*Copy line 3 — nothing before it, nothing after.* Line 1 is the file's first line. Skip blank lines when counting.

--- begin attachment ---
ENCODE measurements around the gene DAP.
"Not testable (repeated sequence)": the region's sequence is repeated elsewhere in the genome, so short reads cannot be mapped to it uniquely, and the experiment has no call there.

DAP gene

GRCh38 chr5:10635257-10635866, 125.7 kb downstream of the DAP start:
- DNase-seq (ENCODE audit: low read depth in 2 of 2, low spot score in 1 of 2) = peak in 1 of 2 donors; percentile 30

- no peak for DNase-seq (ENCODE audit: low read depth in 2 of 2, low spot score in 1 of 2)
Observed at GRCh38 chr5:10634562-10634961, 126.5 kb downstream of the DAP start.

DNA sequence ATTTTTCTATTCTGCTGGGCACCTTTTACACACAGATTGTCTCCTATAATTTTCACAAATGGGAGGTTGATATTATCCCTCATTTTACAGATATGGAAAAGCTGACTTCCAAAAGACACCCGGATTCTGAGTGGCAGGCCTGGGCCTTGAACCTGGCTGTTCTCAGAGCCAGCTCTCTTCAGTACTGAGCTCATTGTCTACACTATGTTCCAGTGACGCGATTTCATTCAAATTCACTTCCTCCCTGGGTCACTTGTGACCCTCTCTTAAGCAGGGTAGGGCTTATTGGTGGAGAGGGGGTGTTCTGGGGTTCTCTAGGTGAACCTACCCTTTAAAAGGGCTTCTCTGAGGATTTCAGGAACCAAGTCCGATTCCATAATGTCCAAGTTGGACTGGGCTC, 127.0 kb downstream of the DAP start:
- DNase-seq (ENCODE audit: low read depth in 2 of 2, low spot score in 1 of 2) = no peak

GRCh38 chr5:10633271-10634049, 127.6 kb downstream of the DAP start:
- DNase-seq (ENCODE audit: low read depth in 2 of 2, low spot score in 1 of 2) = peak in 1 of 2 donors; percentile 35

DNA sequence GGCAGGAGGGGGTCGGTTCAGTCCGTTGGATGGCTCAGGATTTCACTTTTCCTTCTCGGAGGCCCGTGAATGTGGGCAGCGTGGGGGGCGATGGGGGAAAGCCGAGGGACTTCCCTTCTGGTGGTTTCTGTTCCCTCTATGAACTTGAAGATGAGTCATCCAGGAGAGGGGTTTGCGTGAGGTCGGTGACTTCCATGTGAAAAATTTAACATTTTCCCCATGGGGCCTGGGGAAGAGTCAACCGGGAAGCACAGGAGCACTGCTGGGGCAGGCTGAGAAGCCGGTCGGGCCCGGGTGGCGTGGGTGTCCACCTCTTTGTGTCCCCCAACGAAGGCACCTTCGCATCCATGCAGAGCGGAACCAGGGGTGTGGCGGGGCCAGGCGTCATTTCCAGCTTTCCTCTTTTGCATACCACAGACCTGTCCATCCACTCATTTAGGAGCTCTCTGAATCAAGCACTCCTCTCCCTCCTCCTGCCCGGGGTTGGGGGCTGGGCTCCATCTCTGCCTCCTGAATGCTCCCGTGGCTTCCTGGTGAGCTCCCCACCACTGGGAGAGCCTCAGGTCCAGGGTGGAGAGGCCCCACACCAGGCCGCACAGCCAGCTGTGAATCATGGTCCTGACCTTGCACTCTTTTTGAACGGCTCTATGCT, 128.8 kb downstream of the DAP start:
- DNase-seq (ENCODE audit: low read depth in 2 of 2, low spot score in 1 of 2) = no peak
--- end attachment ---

DAP gene